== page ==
Consuming a huge meal to start the day, in order to lose weight, is an old adage. Does this belief stand up to science? Angela Dowden, our expert nutritionist, takes a closer look.
A new video released by the magazine attempts to explain why there are more obese Americans today than 30-40 years ago. It claims that even if people eat healthy and exercise, it's easier to be obese today because of three factors -- but only one of those is likely to be correct.
Michelle Obama’s memoir, Becoming, sold 10 million copies in just six months. Random House Chief Executive said, “It could be the biggest selling autobiography ever.” In addition to people buying her book, they are shelling out big bucks to see her speak about it. If Let’s Move Childcare had that success rate, childhood obesity would be eradicated like the bubonic plague. But that didn't happen. Here's why.
The Lancet continues its year-long series on non-communicable diseases, turning now to the pandemic caused by Big Food, climate change, transportation and energy systems. But there's just something not quite right about its proffered solutions, which include the governmental nudges of taxes and banishing Big Food -- and it's cronies -- from policy discussions.
A new study on this form of diabetes, which is developed during pregnancy, puts forth the idea that simply watching what pregnant women eat and how much they exercise is sufficient prevention. However, it's important to note that doing one without the other is problematic.
A study of the dietary preferences of dogs and cats show distinct differences when palatability is constant. Are there lessons for us about our eating choices?
The latest data from the Centers for Disease Control on obesity trends are mixed. Adults – especially women – continued to gain, but the same wasn't true for younger folks. Maybe, just maybe, there's hope on the horizon for diminishing the obesity epidemic.
Some parasites "turn down" the host's immune response, and evidence suggests that helminth infection can help patients suffering from allergies, asthma, inflammatory bowel disease, multiple sclerosis, and type 1 diabetes. Now, there is evidence that helminths could help treat obesity.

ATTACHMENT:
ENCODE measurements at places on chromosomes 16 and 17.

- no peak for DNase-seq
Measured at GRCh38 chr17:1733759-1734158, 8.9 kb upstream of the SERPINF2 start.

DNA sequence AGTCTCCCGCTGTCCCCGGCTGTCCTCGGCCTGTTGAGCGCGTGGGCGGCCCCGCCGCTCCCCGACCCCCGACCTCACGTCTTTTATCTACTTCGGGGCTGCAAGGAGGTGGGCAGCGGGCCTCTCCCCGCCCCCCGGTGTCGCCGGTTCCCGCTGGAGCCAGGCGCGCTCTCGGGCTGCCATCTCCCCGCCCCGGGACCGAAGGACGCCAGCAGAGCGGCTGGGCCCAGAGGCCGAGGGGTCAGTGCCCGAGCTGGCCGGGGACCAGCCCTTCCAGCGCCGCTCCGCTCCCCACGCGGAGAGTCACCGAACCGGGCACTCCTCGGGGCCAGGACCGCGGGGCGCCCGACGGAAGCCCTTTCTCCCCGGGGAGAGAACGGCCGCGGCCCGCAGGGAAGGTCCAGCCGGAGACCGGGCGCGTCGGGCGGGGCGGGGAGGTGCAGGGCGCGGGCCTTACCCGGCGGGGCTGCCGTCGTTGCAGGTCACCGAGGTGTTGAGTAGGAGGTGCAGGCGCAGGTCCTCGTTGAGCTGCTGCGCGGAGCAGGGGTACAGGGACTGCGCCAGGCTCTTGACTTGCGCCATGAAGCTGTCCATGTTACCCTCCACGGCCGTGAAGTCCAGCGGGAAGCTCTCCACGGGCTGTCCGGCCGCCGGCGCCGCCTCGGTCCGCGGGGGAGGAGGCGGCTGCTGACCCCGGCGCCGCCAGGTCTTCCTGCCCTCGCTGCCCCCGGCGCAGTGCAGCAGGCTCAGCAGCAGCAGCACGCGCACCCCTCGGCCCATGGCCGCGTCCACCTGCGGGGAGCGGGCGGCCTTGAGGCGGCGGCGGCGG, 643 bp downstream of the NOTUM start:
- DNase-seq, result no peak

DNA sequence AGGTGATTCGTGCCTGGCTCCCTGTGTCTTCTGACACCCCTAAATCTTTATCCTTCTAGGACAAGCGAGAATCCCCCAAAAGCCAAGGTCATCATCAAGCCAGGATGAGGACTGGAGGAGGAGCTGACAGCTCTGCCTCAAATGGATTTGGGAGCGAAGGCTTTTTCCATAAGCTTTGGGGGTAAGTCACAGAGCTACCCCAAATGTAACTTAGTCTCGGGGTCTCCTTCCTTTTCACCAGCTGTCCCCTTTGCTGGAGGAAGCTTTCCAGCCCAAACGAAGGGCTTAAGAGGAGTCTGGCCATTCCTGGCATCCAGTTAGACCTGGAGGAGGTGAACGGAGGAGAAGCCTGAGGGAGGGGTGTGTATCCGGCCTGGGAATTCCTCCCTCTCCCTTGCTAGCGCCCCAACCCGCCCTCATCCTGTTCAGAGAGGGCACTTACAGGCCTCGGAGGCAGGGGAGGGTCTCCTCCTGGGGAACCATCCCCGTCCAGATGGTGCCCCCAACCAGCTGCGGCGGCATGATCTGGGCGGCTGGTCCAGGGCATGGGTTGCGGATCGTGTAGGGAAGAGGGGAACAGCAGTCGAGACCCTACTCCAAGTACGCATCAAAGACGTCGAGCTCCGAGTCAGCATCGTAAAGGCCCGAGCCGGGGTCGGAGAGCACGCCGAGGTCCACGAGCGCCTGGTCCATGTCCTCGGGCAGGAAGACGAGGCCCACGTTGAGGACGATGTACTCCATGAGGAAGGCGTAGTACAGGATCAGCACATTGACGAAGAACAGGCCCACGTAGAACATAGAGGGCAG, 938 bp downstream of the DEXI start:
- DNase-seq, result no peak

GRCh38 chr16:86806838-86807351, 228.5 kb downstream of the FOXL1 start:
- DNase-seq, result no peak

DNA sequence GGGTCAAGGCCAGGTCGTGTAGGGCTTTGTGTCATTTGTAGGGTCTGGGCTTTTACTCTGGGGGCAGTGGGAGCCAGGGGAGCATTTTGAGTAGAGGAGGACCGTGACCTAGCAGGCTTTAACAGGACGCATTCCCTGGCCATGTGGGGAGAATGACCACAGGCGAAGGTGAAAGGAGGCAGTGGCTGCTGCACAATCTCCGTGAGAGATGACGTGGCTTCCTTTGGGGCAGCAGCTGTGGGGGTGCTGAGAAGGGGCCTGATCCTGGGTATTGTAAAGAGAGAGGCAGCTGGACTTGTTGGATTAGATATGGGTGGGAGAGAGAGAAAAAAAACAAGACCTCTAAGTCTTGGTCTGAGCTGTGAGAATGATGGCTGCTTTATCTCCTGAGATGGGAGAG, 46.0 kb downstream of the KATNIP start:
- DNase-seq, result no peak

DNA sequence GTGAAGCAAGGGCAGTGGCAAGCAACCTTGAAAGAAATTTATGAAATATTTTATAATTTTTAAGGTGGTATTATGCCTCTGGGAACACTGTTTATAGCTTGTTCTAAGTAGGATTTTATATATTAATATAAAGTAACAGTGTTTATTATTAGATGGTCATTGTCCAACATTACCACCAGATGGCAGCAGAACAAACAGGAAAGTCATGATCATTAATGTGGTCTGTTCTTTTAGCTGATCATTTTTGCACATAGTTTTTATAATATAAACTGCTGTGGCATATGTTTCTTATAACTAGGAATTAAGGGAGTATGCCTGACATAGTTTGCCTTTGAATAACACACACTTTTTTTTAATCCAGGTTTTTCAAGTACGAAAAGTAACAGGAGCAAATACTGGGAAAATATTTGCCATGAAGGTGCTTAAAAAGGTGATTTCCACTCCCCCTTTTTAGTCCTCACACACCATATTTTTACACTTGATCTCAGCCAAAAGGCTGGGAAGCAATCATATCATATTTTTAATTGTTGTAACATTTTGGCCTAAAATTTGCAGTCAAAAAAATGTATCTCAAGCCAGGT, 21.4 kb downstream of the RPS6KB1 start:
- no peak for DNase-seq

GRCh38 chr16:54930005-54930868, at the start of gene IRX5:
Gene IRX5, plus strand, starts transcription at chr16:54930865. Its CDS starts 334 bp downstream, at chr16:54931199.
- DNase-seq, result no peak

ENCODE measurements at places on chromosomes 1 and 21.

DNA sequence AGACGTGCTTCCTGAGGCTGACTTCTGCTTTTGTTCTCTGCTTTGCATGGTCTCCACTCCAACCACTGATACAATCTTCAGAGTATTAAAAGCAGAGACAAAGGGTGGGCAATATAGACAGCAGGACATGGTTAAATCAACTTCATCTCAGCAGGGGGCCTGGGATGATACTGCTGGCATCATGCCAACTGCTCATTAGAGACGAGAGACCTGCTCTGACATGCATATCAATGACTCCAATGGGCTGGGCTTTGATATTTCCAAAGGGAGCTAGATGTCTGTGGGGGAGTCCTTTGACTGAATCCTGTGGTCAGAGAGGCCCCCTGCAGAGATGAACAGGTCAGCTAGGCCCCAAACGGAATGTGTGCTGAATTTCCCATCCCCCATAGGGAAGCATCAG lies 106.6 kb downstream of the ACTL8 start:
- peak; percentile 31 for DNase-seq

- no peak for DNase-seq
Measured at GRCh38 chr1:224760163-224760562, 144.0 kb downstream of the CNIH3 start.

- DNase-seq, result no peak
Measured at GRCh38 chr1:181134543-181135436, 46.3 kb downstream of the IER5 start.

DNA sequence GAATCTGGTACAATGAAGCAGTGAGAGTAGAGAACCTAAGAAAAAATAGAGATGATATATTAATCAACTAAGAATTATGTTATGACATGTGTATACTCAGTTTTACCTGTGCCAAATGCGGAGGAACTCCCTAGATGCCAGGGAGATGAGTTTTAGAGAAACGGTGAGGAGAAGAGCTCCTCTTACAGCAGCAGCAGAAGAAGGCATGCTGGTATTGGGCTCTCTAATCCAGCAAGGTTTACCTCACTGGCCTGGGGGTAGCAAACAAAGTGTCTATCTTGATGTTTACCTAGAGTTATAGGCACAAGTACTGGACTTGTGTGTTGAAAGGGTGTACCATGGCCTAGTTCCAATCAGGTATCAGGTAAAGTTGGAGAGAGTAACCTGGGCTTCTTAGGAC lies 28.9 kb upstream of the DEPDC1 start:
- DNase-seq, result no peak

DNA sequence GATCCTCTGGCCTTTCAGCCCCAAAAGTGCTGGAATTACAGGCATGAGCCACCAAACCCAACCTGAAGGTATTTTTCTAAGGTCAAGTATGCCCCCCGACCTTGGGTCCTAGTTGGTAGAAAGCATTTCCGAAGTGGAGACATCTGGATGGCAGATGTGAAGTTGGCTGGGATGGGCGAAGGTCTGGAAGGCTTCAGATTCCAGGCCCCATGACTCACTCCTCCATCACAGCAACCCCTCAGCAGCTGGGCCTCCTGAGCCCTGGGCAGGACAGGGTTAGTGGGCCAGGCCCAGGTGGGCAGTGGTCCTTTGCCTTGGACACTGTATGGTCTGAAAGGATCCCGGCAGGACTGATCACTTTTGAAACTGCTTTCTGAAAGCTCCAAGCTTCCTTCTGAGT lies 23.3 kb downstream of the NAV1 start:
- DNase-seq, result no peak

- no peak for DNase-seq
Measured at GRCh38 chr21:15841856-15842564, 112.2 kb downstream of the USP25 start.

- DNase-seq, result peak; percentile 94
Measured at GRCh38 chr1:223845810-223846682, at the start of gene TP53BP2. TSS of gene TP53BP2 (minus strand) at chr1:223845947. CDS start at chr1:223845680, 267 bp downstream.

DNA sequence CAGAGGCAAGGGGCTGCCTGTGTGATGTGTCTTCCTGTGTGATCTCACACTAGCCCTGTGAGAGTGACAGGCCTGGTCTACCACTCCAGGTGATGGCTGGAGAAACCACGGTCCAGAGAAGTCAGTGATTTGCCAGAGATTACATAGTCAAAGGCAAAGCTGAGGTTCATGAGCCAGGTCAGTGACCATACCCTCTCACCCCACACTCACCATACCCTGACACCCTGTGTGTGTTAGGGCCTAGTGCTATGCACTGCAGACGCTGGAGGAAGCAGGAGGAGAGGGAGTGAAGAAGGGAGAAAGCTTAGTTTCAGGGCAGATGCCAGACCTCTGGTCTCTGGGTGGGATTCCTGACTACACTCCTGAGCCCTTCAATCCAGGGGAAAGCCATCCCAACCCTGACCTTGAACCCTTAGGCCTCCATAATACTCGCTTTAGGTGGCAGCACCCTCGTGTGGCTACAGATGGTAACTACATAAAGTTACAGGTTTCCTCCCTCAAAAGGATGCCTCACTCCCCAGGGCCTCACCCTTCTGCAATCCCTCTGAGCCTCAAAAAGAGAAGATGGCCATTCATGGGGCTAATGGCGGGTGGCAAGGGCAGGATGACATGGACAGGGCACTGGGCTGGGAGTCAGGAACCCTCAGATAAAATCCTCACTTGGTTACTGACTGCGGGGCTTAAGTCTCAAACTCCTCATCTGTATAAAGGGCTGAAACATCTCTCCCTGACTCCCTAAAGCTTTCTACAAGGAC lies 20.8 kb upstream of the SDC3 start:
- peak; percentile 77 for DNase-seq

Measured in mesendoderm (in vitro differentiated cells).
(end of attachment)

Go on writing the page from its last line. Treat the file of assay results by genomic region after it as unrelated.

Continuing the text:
Twenty years ago, an expert panel at the National Institutes of Health lowered the BMI cutoff for being overweight from 27 to 25. But a recent report suggests that for one segment of the population — postmenopausal women – that might not be low enough. Also, to define obesity in this population the cutoff of 30 might be too high.
Excess body fat is associated with many ailments — including breathing problems. Recent research has found reducing adiposity, particularly in the deep abdominal area (visceral fat), is associated with improved breathing as well as ameliorating other ills.
While obesity has been reliably linked to many serious health problems – such as diabetes, heart disease, and some cancers – there's a minority of obese people who are metabolically healthy. A new study points to physical fitness as being a key component in these folks' avoidance of some of the usual obesity-linked health issues.
Bariatric surgery is the most effective means of dealing with severe obesity. But there are several types of surgery which involve more, or less, alterations of the gastrointestinal tract. Choosing among them depends on a variety of factors relating to GERD, or gastro-esophageal reflux symptoms.